Memory care facilities are generally part of assisted living facilities, either as stand-alone units or part of a larger complex. Seniors can expect to see the same types of amenities as with assisted living. Memory care facilities are generally staffed with dedicated personnel who are trained to handle dementia cases, as seniors with memory care problems are generally harder to take care of than those who are without them. So, what is different about memory care vs assisted living in general?
Situated in real homes within residential areas, board and care homes provide non-medical assistance and care for single adults. This living option is typically housed in single family homes which are run by individuals or families and can serve anywhere from two to ten residents.
Board and care homes offer similar services as assisted living facilities, but are available in a much more home-like setting, making it ideal for people who like quieter or smaller communities.
A stay in the residential care home includes board and lodging in either private or shared rooms, which come with three home cooked meals a day. Residents also receive various levels of assistance for day to day activities, ranging from hygiene to financial management. Other services include different levels of custodial care such as housekeeping, laundry and transportation to doctors’ appointments. Lastly, they also receive medication management, whether through reminders to take medication or actual administration of medicine.
Before choosing board and care homes:
Outside of a hospital, nursing homes for seniors offer the highest level of care for the elderly. Assisted living vs nursing homes – what’s different? Nursing homes build up on most of the amenities and services that are provided by assisted living communities such as round the clock nursing care for those who need constant or complex medical assistance. While nursing homes were originally created for long-term care, many companies now offer short-term stay options for those who are recovering from illnesses, injuries, and surgeries.
Some specific features of nursing homes include private or shared rooms, daily cooked meals, (served in a common dining room unless residents are too frail to participate), housekeeping and laundry service and medical supervision by licensed physicians and skilled nurses.
Before choosing nursing homes:
Living at home care means receiving care from a home health care agency in the comfort of one’s own home. This option is the most flexible because there are services available to meet a variety of needs – whether it be from licensed medical professionals or non-medical professionals. Some seniors may only need help with daily activities as well as custodial care, while others may need more complex medical care.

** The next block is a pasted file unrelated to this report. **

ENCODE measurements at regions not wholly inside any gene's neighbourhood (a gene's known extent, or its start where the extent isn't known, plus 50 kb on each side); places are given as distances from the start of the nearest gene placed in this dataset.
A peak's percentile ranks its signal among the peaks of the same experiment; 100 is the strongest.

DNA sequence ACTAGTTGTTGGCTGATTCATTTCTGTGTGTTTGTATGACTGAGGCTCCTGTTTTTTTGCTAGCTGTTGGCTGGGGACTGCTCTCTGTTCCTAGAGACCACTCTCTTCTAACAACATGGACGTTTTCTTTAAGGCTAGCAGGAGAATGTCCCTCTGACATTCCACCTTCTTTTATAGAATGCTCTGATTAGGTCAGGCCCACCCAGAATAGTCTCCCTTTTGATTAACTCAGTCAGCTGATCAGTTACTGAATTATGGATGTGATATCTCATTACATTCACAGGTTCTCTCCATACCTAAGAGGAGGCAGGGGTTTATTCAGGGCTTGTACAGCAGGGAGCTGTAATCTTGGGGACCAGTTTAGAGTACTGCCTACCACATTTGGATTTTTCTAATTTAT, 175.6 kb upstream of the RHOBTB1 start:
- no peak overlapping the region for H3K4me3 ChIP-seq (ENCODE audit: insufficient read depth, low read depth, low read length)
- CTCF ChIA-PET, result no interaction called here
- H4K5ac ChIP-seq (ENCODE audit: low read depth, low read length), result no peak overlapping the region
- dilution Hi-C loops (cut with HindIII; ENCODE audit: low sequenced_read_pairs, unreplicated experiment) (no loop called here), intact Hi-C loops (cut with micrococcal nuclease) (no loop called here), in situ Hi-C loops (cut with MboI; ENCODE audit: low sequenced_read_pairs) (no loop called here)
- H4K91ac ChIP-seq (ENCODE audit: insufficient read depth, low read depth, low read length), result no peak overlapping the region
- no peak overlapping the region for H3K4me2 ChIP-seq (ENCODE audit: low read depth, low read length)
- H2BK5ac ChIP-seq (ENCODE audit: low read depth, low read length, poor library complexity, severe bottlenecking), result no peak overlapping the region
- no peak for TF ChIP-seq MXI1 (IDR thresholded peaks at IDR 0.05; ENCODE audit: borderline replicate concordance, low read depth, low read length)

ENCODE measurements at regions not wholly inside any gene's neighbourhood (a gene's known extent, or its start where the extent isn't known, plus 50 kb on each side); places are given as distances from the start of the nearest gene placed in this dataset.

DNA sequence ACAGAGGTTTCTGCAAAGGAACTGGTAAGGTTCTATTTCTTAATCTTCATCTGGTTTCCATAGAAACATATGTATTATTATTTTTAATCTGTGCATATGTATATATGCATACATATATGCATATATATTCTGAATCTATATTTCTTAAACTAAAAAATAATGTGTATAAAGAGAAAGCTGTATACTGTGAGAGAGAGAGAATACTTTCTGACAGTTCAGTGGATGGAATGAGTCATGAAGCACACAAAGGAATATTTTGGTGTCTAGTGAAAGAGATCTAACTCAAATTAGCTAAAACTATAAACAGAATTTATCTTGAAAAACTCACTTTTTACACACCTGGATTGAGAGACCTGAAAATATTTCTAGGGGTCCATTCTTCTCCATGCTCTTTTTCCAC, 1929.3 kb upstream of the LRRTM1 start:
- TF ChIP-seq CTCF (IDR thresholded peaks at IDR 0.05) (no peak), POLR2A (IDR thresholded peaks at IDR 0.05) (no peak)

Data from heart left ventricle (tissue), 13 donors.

Before choosing at home care:
Another option that cuts across all these different senior living options is continuing care retirement communities or CCRCs, which are a combination of all the facilities mentioned above. These facilities are designed to provide different levels of care for residents, all in a single location.
Continuing care starts with residents living in independent living facilities, which may be studio units or apartments. There are also units available for couples. During this period, residents can avail of services like cooked meals, housekeeping and laundry services. They may also avail of acute medical facilities if ever a need arises. As the resident’s need changes over time, he or she will then be able to move to the next senior living facility, which is assisted living or nursing home, without the need to relocate to another residential environment.
The assisted living and nursing home facilities of CCRCs are usually only available to residents who avail of the independent living units and are not usually offered for seniors outside of it.
Before choosing continuing care:
The key to successfully choosing the right senior living option is first to understand what to expect from the different kinds of senior living facilities. After that, the next task is to lay down important factors and requirements on your part such as your loved one's current health status, his/her medical needs (if any), lifestyle requirements, personality and of course, how much you are all willing and able to afford for the long-term care. You can then match these needs and choose the best type of care facility for your loved one.